Sunday, April 17, 2011

The Death of Spider-Man (Ultimate) Part 1

Ultimate Spider-Man. I used to love this series. It was the first comic I seriously followed, and one of the only ones of which I've read every issue. Brian Michael Bendis still writes to this day, but the original artist, Mark Bagley, was replaced with Stuart Immonen in issue #111. I considered this a slight drop in art quality, but that's only because Bagley is my all-time favorite Spider-Man artist, so no big deal. Then, around issue #133, the Ultimate comics crossover Ultimatum happened, leading to a rebranding of the series as Ultimate Comics: Spider-Man and restarting the numbers. The art was taken over by David Lafuente, giving us comics like the last one I reviewed, Ultimate Comics: Spider-Man #13. Although Bendis remained the writer, I noticed there had been problems. He seemed to forget how to write female characters, instead making their entire personalities revolve around how much they want to date Peter. If Gwen Stacy were in this comic, you would see. Anyway, let's begin.

Ultimate Spider-Man #156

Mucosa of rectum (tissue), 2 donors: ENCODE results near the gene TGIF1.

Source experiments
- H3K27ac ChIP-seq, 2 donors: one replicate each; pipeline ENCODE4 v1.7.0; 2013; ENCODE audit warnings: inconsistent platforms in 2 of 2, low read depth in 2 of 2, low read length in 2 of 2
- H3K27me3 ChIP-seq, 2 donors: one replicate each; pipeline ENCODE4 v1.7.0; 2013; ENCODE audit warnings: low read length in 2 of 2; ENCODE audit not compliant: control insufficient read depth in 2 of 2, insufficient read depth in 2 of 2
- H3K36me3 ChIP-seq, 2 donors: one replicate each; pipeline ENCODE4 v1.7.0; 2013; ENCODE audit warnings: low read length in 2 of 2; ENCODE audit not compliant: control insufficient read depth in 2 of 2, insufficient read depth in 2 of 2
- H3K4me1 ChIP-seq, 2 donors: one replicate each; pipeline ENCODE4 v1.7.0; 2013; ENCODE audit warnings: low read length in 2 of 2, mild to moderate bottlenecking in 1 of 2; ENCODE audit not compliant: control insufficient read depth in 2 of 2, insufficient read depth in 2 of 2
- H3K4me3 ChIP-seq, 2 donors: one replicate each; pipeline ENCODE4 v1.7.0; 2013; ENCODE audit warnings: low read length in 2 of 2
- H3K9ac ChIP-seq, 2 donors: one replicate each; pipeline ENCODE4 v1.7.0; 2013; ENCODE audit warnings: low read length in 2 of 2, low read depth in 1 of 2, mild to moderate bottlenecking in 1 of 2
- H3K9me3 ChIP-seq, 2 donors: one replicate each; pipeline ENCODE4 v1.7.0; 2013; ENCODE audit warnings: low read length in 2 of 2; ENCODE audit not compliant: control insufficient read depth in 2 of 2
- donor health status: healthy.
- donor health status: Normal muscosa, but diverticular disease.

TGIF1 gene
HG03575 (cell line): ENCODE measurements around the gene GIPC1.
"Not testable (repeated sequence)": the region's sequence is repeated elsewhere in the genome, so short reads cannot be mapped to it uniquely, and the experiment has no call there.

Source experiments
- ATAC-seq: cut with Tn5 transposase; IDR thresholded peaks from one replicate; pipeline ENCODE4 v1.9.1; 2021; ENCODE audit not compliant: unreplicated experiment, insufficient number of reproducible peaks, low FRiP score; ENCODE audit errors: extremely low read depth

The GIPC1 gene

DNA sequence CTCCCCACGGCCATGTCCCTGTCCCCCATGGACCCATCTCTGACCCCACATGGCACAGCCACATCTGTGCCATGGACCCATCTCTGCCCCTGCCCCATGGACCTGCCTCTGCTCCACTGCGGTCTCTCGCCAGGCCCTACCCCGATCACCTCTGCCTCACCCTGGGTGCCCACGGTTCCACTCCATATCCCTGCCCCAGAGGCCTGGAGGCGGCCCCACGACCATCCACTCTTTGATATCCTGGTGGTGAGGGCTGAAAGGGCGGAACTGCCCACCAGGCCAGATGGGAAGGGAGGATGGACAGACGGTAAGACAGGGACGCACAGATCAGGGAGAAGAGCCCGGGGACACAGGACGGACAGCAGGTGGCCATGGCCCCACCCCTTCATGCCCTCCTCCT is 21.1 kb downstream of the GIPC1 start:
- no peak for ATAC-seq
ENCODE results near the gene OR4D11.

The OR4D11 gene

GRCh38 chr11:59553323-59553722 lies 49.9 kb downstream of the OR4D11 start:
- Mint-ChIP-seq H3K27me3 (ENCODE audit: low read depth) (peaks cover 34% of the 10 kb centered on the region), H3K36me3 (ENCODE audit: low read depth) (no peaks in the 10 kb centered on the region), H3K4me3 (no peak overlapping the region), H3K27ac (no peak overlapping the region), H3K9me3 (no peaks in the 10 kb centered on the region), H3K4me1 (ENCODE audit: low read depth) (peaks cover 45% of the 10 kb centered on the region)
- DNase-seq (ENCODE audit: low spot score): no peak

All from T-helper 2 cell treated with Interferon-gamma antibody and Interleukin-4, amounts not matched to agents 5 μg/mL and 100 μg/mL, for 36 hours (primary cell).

Now, you'll see on the cover there, the banner "Death of Spider-Man" looking all ominous at the top. This is the newest Ultimate crossover which will end in, I assume, Spider-Man dying. I can't see much of a point to this, seeing that Spider-Man is the only popular Ultimate title, and killing it off would just be bad business. Of course, I guess they need to start these crossovers to get people to buy the comics before they quit in disgust. The other title incorporated into this event is Avengers Vs. New Ultimates, which may only be good in that Mark Millar, the writer of the Ultimates 1 and 2 as well as Kick-Ass, is writing it. You can usually trust Millar.

So, our comic begins with the title, Death of Spider-Man, again. Guess they really want to hammer that in. I imagine next issue will just forgo the cover art and replace it with the words, "Spider-Man Is Going To Die!"

So anyway, we see our good friend, Carol Danvers, the current director of SHIELD. She is talking to Norman Osborn, who is both alive and naked.



He should, by all means, be dead, considering he was shot in the head by Danvers after he killed his own son, Harry. Are we gonna get an explanation for this? No?